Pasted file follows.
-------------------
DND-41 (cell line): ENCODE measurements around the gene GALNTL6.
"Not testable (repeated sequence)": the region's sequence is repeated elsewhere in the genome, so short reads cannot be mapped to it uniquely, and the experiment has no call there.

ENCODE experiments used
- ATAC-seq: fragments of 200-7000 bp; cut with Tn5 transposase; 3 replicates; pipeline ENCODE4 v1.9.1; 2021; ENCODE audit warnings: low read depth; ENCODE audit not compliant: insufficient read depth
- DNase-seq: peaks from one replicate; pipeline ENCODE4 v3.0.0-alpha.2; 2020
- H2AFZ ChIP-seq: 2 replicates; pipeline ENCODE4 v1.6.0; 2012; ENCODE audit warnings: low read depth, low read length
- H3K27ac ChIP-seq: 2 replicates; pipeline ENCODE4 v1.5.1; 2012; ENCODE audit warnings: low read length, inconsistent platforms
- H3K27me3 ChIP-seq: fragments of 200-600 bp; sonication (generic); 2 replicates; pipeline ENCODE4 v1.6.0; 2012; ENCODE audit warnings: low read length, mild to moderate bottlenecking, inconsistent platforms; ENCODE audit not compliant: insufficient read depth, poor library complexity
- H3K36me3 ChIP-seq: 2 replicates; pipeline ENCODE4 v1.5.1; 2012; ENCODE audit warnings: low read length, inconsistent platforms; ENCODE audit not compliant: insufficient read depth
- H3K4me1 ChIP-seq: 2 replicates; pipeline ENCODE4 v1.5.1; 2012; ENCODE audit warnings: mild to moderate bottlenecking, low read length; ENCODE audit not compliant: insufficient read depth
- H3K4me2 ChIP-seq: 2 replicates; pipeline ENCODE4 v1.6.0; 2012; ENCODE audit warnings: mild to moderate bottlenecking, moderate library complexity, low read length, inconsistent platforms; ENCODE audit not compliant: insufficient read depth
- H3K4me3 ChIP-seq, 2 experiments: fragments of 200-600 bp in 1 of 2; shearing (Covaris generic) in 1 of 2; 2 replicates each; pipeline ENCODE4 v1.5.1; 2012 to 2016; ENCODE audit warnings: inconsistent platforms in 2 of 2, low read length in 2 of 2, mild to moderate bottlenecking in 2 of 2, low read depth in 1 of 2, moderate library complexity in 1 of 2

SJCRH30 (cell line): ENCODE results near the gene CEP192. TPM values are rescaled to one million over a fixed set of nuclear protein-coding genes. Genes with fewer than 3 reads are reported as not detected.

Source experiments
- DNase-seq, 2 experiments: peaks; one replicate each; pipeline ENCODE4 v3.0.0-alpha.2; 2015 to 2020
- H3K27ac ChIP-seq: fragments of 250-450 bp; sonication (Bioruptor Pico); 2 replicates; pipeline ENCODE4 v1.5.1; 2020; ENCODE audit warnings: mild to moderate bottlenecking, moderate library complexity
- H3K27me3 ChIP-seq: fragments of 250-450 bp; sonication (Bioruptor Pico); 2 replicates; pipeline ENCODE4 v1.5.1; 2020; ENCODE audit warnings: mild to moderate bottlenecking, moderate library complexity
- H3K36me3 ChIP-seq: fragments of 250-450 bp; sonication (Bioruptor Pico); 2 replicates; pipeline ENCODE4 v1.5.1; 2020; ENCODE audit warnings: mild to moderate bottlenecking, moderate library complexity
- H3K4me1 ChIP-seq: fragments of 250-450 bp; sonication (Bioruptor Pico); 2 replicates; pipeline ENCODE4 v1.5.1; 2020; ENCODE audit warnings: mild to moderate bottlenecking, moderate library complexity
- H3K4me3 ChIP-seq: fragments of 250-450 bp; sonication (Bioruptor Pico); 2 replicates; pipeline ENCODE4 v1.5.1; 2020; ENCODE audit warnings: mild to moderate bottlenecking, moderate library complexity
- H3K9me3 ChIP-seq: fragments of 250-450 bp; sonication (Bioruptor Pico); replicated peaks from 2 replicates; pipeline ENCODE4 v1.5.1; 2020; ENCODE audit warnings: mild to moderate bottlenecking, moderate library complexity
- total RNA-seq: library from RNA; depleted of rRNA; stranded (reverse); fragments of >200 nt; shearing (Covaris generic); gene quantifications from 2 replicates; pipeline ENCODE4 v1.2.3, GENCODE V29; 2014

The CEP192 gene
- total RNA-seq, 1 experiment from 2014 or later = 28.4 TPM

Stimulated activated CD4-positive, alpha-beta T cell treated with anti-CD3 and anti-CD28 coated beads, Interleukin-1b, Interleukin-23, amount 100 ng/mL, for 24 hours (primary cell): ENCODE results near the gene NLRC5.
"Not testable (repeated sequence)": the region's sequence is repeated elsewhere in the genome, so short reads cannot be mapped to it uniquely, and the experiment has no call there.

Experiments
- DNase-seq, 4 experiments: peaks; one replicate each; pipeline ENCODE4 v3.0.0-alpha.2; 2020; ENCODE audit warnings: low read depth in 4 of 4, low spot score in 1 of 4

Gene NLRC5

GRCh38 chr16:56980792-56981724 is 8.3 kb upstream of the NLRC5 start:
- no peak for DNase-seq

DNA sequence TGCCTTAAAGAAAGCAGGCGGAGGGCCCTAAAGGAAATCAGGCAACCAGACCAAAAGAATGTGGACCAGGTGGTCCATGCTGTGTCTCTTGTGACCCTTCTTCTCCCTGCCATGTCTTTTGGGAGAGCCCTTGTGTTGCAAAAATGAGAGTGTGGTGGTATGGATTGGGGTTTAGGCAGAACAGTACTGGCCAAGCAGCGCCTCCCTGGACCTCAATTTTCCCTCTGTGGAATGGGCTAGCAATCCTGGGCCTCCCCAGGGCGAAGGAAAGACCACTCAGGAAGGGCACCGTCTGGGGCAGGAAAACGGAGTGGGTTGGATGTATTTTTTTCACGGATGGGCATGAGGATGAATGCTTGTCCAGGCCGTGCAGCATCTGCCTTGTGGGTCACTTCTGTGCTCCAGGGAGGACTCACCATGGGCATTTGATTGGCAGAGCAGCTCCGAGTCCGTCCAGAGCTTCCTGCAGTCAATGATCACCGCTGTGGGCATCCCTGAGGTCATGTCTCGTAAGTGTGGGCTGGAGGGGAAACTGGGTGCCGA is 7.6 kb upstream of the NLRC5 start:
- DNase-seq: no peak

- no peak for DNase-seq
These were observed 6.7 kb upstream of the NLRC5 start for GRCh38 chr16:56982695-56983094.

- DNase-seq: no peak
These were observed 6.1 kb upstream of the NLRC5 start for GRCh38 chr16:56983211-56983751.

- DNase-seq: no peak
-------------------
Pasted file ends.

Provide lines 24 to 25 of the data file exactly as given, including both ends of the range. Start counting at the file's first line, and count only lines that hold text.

- total RNA-seq, 1 experiment from 2014 or later = 28.4 TPM

Stimulated activated CD4-positive, alpha-beta T cell treated with anti-CD3 and anti-CD28 coated beads, Interleukin-1b, Interleukin-23, amount 100 ng/mL, for 24 hours (primary cell): ENCODE results near the gene NLRC5.